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Demand is surging for a low input milling wheat capable of high protein levels with a reduced nutrition programme. Elite or E-quality winter milling... Buy-back premiums for low-cost milling wheat

Demand is surging for a low input milling wheat capable of high protein levels with a reduced nutrition programme.

Elite or E-quality winter milling wheat Nelson is gaining popularity with growers due to its strong disease profile requiring fewer fungicides. The crop also requires less fertiliser due to its good nitrogen use efficiency.

Premium contracts

Seed and grain specialist Cope wants to expand the area drilled with Nelson this autumn. It is working with Heygates mills to offer premium buy-back contracts to growers in East Anglia and the East Midlands.

“We aim to expand the acreage of Nelson to supply Heygates within the catchment area of their mills,” says Cope farm trader Harry Dean-Allen. “Our buy-back contracts offer a premium over group one milling varieties, based on the higher protein level.”

Trials by NIAB suggest Nelson has a significant cost saving element in its armoury of traits. With nitrogen rates as low as 175kg/ha, Mr Dean-Allen says  the exclusive variety can achieve 14% protein while still yielding 8.1t/ha.

Miller’s view

George Mason from Heygates says there is increasing demand from millers for UK-grown milling wheats. Nelson has attributes that until now have usually been found only in imported wheat, he adds.

“We are committed to using the maximum amount of homegrown wheat wherever possible. However, for some of our flour, we require wheat with specific characteristics or functionality that we cannot achieve with home-grown grains.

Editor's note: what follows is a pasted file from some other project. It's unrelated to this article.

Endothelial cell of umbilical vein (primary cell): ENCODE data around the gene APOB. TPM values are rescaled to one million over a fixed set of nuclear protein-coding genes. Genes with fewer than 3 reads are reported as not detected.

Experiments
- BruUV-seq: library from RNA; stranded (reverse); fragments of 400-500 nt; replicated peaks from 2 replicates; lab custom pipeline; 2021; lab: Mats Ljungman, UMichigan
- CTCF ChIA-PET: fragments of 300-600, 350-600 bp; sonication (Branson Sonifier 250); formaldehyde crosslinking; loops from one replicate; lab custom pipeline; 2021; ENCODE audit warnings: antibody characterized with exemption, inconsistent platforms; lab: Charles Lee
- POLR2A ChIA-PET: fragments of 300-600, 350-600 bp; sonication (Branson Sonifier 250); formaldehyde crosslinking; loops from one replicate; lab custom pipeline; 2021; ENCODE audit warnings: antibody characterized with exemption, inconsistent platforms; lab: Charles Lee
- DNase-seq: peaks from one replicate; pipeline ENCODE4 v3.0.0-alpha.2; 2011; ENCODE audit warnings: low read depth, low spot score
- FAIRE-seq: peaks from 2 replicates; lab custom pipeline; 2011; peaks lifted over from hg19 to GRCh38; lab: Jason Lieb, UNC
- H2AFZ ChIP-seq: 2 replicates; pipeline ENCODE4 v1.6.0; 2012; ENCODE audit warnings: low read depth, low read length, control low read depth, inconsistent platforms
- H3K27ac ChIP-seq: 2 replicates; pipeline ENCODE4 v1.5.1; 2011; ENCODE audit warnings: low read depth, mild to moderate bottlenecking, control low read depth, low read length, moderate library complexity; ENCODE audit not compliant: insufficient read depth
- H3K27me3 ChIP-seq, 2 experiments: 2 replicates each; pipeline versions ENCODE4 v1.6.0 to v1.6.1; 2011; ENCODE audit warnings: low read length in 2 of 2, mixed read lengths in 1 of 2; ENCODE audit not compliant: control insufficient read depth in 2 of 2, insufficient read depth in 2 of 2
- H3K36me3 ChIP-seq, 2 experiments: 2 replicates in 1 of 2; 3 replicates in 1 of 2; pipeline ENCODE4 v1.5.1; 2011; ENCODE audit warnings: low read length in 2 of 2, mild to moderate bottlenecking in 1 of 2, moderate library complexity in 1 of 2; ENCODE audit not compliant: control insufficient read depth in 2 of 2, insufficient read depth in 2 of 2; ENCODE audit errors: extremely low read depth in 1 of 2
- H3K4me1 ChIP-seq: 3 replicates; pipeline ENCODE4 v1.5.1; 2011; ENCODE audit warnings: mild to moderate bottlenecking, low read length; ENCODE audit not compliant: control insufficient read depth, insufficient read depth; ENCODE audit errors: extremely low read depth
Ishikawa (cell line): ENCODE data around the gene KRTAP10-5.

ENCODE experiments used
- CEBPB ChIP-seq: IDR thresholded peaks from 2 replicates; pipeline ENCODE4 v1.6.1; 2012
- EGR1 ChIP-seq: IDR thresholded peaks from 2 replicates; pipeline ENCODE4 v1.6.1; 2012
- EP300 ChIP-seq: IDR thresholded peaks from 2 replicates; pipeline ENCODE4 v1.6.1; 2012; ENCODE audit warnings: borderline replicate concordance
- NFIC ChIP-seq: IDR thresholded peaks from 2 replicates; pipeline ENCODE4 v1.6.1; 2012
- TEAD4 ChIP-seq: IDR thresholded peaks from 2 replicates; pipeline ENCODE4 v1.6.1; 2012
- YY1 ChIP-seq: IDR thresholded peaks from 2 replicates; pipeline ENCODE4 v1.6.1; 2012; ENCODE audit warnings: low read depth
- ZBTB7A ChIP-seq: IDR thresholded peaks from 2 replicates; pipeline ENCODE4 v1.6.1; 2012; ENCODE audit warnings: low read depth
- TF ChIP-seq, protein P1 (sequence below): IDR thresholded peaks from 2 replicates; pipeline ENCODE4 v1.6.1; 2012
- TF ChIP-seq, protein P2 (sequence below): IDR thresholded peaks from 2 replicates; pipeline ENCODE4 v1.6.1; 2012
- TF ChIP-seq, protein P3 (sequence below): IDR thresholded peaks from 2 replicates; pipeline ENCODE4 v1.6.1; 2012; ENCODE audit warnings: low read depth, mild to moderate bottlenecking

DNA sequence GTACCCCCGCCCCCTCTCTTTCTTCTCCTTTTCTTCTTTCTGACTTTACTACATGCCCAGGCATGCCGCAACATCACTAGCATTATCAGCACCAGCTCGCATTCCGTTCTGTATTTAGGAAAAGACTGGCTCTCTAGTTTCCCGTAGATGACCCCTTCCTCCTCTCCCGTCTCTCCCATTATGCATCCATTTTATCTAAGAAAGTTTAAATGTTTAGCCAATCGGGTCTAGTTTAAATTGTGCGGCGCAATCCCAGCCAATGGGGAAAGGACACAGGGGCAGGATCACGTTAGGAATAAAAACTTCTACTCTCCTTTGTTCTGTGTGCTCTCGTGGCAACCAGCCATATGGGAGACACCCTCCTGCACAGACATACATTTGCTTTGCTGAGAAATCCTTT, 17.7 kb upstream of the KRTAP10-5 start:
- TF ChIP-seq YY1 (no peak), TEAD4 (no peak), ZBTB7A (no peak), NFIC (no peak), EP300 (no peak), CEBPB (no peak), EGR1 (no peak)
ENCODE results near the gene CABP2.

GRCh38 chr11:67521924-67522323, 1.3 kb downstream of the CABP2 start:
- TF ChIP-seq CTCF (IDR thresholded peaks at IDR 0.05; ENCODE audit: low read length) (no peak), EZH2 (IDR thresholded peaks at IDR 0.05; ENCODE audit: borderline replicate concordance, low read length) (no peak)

“We have identified that Nelson grown to 14% protein brings us quality and functionality that will displace imported wheat. Through baking, Nelson shows a white crumb, no evidence of weakness, and produced loaves of good volume.

“By offering a buy-back contract that incentivises growers, the combination of an additional quality premium and the benefits of the variety on-farm, we are finding the variety very popular.”

Four years in

Ian Monson has been growing Nelson for three seasons at Oxborough, in south west Norfolk. Mr Monson is set to drill his fourth crop this autumn – on account of its good all-round performance.

“Nelson is a strong high protein milling wheat capable of 14%, with fantastic vigour and excellent disease resistance,” says Mr Monson.

The 356ha farm is mainly arable – except for 40ha of woodland and 20ha of grassland to make hay for horses. “We decided to plant Nelson to supply a local market – Heygates, and it’s been a good all-rounder.

“It goes down well, with good vigour at germination, rooting strongly in the autumn, and we find the best time to drill is early October. It’s resisted disease brilliantly and has no sign of mildew.

Nelson coped admirably with this season’s wet winter, says Mr Monson. “It’s totally clean right down to the bottom leaves. It’s tillered well this spring and is very responsive to nutrients. It has bold strong heads with good bold seed that combines well.

“We’re continuing to grow Nelson simply because we continue to be pleased with it.”

Looking robust

Lee Oakes drilled a crop of Nelson at 180kgs/ha last year using a Horsch Avatar on 2 October at Foxburrow Farm, near Dereham. By the start of June, it had received 150kgs/ha of N22+SO10% in two doses and a T1 treatment – with a T2 to come.

“It’s looking robust with a huge flag leaf, strong root structure, and massive ears ready for the next growth stage,” says Mr Oakes.

“We just need some sunlight and heat now. Nelson is a strong consideration alongside Sustainable Farming Incentive options. It aligns well with our regenerative practices and we can’t wait to see the results at the weigh bridge.”

As well as a premium over regular group one varieties, growers are praising Nelson’s other agronomic benefits. It has a wider drilling window than some wheats, an early harvest date, tall and stiff straw, bold grain and high untreated yield.